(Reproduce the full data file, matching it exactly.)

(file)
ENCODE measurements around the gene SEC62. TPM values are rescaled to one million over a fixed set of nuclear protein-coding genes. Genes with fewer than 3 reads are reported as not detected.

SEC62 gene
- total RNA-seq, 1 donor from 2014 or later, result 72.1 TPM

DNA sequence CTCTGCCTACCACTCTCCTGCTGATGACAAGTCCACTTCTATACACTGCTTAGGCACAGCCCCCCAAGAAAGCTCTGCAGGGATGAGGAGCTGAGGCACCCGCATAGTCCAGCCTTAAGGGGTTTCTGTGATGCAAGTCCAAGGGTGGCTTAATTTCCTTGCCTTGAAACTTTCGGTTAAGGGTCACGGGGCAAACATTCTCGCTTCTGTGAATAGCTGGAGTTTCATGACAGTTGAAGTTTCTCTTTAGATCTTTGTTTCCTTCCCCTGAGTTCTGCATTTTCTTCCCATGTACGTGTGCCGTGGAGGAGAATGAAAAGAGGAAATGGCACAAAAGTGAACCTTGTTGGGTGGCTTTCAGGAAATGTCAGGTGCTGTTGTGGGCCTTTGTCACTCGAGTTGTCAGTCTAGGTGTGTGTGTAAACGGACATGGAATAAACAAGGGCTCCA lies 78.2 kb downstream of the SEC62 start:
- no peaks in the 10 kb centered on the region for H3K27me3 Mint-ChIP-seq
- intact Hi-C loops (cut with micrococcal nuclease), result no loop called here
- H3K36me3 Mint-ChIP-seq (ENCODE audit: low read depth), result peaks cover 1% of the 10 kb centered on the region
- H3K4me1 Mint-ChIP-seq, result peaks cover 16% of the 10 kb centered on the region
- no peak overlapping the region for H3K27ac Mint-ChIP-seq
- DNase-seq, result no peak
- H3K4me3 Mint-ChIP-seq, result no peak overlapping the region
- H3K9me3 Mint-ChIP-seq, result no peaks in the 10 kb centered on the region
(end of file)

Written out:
ENCODE measurements around the gene SEC62. TPM values are rescaled to one million over a fixed set of nuclear protein-coding genes. Genes with fewer than 3 reads are reported as not detected.

SEC62 gene
- total RNA-seq, 1 donor from 2014 or later, result 72.1 TPM

DNA sequence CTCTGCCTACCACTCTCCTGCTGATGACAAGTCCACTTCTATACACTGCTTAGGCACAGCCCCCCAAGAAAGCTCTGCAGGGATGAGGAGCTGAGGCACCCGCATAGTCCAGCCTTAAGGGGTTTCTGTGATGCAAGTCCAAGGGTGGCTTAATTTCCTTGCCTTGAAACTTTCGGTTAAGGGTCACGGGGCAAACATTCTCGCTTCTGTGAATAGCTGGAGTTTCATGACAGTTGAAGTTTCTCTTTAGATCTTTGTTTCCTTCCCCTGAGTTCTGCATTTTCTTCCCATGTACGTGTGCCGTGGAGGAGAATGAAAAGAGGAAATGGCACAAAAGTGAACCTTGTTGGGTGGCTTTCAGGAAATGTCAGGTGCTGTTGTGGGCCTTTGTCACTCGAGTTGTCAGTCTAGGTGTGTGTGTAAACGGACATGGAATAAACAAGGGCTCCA lies 78.2 kb downstream of the SEC62 start:
- no peaks in the 10 kb centered on the region for H3K27me3 Mint-ChIP-seq
- intact Hi-C loops (cut with micrococcal nuclease), result no loop called here
- H3K36me3 Mint-ChIP-seq (ENCODE audit: low read depth), result peaks cover 1% of the 10 kb centered on the region
- H3K4me1 Mint-ChIP-seq, result peaks cover 16% of the 10 kb centered on the region
- no peak overlapping the region for H3K27ac Mint-ChIP-seq
- DNase-seq, result no peak
- H3K4me3 Mint-ChIP-seq, result no peak overlapping the region
- H3K9me3 Mint-ChIP-seq, result no peaks in the 10 kb centered on the region